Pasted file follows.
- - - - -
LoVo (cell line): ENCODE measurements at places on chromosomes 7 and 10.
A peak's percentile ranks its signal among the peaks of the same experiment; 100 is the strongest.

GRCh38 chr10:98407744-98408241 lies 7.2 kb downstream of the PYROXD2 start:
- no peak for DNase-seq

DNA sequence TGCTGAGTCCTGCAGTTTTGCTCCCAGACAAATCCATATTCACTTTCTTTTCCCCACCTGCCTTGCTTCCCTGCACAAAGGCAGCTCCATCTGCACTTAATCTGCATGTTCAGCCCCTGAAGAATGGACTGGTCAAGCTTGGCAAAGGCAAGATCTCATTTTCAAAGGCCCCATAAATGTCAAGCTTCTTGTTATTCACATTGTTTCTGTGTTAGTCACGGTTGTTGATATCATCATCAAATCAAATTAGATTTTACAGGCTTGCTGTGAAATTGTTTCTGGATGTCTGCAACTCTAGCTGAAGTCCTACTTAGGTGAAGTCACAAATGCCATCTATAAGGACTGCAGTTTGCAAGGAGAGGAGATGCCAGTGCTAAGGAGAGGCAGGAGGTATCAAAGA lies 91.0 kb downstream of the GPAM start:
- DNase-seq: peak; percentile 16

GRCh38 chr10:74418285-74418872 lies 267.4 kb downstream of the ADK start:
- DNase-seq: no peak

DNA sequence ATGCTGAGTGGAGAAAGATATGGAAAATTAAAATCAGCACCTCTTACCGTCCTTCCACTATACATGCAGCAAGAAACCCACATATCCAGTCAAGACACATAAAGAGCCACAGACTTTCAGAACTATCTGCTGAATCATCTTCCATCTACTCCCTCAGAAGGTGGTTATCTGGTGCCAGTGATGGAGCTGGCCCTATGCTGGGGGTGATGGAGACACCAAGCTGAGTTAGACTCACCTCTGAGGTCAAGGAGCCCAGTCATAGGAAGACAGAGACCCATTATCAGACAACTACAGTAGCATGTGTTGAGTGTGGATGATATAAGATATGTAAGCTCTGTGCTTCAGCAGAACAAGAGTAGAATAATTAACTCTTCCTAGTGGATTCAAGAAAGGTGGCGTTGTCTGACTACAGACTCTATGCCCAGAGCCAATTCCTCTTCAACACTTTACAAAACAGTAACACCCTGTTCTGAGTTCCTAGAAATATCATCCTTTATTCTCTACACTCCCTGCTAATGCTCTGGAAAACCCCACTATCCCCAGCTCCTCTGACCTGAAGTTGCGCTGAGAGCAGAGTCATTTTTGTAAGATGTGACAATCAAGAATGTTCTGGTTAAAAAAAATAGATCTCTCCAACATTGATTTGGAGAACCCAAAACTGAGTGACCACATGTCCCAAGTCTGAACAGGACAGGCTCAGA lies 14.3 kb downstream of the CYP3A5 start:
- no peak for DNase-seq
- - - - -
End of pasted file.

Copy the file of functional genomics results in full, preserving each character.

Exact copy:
LoVo (cell line): ENCODE measurements at places on chromosomes 7 and 10.
A peak's percentile ranks its signal among the peaks of the same experiment; 100 is the strongest.

GRCh38 chr10:98407744-98408241 lies 7.2 kb downstream of the PYROXD2 start:
- no peak for DNase-seq

DNA sequence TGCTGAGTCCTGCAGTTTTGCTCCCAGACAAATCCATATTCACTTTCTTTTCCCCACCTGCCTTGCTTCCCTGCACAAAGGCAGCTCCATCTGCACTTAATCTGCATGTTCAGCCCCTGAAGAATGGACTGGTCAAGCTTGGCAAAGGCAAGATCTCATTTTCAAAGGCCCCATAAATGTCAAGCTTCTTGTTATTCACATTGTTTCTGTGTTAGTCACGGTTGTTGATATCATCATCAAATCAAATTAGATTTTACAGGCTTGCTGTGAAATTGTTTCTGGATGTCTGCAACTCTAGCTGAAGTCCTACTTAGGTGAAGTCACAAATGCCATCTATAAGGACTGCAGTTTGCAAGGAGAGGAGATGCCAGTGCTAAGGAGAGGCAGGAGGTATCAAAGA lies 91.0 kb downstream of the GPAM start:
- DNase-seq: peak; percentile 16

GRCh38 chr10:74418285-74418872 lies 267.4 kb downstream of the ADK start:
- DNase-seq: no peak

DNA sequence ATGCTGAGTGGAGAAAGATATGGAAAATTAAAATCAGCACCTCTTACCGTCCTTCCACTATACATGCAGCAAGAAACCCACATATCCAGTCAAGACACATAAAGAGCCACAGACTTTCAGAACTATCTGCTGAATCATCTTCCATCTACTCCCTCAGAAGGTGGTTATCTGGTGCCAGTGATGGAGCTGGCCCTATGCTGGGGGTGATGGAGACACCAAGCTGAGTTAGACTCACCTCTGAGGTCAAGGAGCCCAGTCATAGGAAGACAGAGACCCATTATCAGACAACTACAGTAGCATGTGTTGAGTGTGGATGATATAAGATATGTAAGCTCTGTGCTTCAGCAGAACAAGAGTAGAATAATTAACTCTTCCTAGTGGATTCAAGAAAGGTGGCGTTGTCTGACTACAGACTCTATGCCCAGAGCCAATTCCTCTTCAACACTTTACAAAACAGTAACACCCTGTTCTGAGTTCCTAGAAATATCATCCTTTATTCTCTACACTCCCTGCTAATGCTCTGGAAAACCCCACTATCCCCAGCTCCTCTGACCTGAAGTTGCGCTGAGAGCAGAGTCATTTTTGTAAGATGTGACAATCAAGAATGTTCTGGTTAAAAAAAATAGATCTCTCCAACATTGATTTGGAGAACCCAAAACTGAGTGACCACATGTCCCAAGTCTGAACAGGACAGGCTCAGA lies 14.3 kb downstream of the CYP3A5 start:
- no peak for DNase-seq